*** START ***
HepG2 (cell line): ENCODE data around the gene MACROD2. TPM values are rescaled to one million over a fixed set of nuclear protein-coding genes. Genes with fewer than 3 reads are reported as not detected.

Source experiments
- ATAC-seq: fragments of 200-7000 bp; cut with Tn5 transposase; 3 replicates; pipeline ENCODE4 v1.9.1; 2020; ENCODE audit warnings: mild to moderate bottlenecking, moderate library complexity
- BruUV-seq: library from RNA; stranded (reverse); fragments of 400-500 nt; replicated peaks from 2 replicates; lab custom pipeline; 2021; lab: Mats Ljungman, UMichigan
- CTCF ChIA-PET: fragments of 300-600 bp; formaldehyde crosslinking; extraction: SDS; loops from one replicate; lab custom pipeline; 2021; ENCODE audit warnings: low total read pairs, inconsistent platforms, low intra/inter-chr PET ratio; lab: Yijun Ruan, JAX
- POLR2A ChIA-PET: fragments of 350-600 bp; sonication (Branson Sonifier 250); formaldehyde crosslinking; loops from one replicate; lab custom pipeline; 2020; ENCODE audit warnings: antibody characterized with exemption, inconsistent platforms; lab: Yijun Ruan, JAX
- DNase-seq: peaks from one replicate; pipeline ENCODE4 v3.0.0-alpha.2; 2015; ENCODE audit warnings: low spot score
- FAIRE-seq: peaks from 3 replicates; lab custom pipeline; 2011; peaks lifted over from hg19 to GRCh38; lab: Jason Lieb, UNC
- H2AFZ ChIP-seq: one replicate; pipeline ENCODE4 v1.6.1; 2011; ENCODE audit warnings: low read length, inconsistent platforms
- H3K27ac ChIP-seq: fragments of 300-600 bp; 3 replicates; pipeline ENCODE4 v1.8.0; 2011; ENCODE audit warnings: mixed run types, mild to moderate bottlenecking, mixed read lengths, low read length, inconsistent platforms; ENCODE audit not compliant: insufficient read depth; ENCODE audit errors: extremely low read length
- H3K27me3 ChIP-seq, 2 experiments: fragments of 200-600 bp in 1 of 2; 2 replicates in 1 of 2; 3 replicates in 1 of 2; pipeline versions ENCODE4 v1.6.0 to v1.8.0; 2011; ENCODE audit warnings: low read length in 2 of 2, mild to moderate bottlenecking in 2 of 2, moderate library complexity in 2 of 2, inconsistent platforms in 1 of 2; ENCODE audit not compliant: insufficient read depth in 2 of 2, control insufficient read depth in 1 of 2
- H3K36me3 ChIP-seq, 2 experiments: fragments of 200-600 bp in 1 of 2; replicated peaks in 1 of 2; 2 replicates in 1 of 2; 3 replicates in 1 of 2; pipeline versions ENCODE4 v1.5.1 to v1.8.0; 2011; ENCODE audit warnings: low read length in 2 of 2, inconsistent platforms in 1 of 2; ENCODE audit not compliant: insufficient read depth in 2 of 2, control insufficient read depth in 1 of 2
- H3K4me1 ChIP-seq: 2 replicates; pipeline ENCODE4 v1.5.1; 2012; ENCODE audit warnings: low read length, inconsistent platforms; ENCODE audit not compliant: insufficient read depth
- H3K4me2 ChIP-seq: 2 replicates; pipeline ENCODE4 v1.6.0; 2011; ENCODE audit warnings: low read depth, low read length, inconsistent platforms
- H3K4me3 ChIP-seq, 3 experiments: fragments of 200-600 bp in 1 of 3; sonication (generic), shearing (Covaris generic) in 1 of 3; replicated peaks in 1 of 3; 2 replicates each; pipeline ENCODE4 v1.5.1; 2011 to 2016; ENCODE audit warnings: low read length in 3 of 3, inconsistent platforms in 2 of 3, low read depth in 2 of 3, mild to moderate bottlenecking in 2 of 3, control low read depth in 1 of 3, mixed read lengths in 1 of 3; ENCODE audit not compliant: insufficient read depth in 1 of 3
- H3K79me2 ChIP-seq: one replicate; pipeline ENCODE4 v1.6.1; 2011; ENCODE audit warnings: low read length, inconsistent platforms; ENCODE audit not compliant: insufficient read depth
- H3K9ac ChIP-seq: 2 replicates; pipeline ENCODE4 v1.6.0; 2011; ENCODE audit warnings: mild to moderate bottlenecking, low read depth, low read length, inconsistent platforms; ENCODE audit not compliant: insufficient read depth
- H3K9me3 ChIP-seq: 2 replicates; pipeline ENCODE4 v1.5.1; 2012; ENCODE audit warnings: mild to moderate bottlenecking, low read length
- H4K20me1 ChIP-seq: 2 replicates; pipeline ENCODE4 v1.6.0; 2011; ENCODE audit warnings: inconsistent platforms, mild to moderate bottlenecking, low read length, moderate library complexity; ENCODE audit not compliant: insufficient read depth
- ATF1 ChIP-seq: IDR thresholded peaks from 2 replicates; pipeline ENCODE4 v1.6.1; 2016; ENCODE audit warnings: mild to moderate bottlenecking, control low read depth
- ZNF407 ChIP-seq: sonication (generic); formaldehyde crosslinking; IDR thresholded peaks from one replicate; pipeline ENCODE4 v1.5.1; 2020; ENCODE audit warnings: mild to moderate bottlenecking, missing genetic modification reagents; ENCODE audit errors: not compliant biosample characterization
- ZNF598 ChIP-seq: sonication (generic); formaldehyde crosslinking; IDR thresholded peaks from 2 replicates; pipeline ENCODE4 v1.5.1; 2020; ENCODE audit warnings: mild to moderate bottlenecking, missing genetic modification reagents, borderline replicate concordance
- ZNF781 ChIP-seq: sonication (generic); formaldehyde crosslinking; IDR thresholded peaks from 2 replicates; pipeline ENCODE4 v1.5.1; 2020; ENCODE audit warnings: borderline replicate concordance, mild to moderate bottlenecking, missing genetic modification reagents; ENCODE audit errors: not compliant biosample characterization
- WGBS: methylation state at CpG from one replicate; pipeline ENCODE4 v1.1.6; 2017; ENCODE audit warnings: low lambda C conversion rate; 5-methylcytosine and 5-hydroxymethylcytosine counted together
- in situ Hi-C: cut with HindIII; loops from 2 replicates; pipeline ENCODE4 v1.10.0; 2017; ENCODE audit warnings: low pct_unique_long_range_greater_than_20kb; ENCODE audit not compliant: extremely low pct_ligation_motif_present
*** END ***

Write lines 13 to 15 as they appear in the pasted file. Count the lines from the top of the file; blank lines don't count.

- H3K4me1 ChIP-seq: 2 replicates; pipeline ENCODE4 v1.5.1; 2012; ENCODE audit warnings: low read length, inconsistent platforms; ENCODE audit not compliant: insufficient read depth
- H3K4me2 ChIP-seq: 2 replicates; pipeline ENCODE4 v1.6.0; 2011; ENCODE audit warnings: low read depth, low read length, inconsistent platforms
- H3K4me3 ChIP-seq, 3 experiments: fragments of 200-600 bp in 1 of 3; sonication (generic), shearing (Covaris generic) in 1 of 3; replicated peaks in 1 of 3; 2 replicates each; pipeline ENCODE4 v1.5.1; 2011 to 2016; ENCODE audit warnings: low read length in 3 of 3, inconsistent platforms in 2 of 3, low read depth in 2 of 3, mild to moderate bottlenecking in 2 of 3, control low read depth in 1 of 3, mixed read lengths in 1 of 3; ENCODE audit not compliant: insufficient read depth in 1 of 3